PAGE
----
The Royal Wedding Clean Up (Part 2)

As the Royal Wedding had done before it, the subsequent event clean-up and more importantly who paid for it, has been subject to press attention.  The ceremony, and the trimmings that came with it, were funded by the bride and groom’s parents.  Conversely, the cleaning costs and security were funded by the council’s budget, and therefore by the taxpayer.

The great majority of the cleaning work was done by Westminster City Council’s cleaning contractor.  The Telegraph stated that official predictions estimated that the additional costs of cleaning Central London’s streets before and after the wedding could reach up to £40,000.  To enable them to do this task, the contractor had to set an extra 100 cleaning staff to work; over the proceedings a total of 130 workers picked up approximately 140 tonnes of litter from London’s streets.

The cleaning of the subways, which was done by criminals convicted of minor offences, did not directly cost the taxpayer.

The additional costs to the taxpayer for the wedding clean-up are not without note, but what about the cleaners undertaking the work?

The cleaners’ hard work to prepare London’s streets for the Royal Wedding and to clean up afterwards, was praised in the press.  Guardian Journalist Jill Insley joined the cleaners on the day, spending the morning working with them.  She acknowledged their hard work in her article, stating; ‘I will never again ignore those who are working so hard to keep my environment clean’.

Unfortunately, recent reports have shown that those who clean up after royalty do not necessarily receive royal benefits.


The cleaning staff at Buckingham Palace for example, are paid £6.45 per hour; above the minimum wage of £5.93 per hour but below the ‘Living Wage’ estimated for London.  The ‘Living Wage’, which is a minimum hourly wage that will enable an individual to provide for their family, was estimated to be £7.85 per hour for 2011.  This means, that although the contracted cleaners worked tiring, additional hours for a global, high-profile event, they do not even earn enough money to support their families.  With the streets of London spotless as two billion sets of eyes were on it, it is unfair that the cleaner’s are not getting all of the financial recognition they deserve, for doing such an important job.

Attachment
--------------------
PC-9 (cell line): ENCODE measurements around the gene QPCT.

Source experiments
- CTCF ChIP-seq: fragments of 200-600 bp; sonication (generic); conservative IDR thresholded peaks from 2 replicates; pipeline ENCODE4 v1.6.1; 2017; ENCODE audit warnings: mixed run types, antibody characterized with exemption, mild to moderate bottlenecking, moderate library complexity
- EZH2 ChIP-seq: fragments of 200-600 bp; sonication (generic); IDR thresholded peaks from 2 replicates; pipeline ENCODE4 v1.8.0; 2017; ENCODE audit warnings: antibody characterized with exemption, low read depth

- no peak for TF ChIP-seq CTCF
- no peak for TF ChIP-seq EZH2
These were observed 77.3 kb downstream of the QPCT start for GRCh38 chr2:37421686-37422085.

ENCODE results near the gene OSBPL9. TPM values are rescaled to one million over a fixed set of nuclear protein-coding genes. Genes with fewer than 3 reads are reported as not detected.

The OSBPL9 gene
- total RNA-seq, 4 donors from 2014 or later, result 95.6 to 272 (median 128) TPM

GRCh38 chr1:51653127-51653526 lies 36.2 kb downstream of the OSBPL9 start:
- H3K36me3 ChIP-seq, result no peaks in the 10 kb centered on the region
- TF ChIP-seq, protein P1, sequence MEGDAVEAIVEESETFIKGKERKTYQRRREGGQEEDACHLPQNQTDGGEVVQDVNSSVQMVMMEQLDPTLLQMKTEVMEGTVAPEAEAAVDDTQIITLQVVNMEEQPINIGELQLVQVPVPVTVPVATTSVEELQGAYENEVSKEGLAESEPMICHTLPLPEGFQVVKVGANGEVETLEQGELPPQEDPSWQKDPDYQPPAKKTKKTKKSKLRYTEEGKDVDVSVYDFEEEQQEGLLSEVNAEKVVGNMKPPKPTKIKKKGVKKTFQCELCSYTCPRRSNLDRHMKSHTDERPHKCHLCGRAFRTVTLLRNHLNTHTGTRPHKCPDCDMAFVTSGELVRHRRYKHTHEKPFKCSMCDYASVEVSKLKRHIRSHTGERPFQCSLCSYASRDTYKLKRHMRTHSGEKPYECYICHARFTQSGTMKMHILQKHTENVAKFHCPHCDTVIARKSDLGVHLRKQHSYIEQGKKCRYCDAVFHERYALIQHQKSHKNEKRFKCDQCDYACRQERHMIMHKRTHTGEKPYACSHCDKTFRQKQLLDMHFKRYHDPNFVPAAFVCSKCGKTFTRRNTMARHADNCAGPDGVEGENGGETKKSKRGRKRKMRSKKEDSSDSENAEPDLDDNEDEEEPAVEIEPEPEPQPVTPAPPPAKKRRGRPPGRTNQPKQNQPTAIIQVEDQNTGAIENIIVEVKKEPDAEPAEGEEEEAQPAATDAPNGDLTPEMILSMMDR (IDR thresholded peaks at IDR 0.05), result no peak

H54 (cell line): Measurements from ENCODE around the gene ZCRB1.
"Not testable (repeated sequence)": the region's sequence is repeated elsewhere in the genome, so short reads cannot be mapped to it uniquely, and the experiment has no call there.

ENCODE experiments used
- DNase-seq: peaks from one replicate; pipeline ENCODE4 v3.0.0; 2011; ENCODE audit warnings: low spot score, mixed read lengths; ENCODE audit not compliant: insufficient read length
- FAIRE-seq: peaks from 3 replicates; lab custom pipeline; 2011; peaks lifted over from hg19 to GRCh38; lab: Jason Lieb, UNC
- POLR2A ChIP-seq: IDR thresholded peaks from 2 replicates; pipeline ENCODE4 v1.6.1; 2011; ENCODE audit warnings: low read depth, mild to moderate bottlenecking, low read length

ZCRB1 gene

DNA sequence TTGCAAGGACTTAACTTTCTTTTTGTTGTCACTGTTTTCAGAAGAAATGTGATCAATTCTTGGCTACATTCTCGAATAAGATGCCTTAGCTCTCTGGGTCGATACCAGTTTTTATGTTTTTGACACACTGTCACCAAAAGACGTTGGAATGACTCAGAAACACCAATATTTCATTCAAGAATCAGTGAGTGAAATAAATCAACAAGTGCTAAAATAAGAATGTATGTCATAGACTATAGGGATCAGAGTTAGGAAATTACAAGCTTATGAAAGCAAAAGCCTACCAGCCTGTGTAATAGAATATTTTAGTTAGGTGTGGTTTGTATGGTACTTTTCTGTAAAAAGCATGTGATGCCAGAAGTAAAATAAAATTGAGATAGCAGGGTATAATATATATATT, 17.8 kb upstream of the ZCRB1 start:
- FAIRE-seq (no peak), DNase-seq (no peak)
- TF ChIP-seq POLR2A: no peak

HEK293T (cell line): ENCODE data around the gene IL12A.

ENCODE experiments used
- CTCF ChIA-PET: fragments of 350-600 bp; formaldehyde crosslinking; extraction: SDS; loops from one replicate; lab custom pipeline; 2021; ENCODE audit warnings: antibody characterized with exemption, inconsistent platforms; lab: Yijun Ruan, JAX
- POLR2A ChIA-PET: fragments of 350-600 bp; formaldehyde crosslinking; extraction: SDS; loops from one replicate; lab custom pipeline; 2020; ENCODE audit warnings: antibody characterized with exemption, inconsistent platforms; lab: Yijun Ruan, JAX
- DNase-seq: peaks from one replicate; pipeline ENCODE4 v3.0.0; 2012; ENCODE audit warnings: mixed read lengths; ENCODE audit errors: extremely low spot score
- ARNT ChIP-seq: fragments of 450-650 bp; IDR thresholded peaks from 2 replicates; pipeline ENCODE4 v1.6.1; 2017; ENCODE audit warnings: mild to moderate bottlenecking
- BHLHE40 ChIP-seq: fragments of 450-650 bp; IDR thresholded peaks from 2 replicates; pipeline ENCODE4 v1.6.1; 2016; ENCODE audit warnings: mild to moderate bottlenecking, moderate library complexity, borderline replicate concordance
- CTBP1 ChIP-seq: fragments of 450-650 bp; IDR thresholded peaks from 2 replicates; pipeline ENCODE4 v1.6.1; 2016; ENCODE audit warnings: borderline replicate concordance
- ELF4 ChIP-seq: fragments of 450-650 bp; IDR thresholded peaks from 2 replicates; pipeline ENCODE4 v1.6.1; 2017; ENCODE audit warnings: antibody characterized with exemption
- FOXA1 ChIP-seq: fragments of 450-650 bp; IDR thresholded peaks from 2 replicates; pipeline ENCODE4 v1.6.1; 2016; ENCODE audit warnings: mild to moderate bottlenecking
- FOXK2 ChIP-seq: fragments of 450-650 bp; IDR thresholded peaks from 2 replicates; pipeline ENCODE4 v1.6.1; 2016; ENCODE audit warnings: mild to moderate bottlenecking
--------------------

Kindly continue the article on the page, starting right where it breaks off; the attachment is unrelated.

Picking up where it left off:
Mark Banks, the waste and receycling manager at Westminster City Council, regarded the procedure as “a little practice run for the Olympics for us.”  If the Olympics are predicted to be an even bigger event than this, with larger cleaning operation then Westminster City Council’s cleaning contractors are to expect a busy few years.  With the attention on the streets of London, and how the streets are prepared before and cleaned after, hopefully the Olympic clean-up will get the cleaners the recognition they deserve; seeing a positive effect in their pay packets as much as their public profiles.

For more information on event clean up, visit:

Original articles can be found at:,

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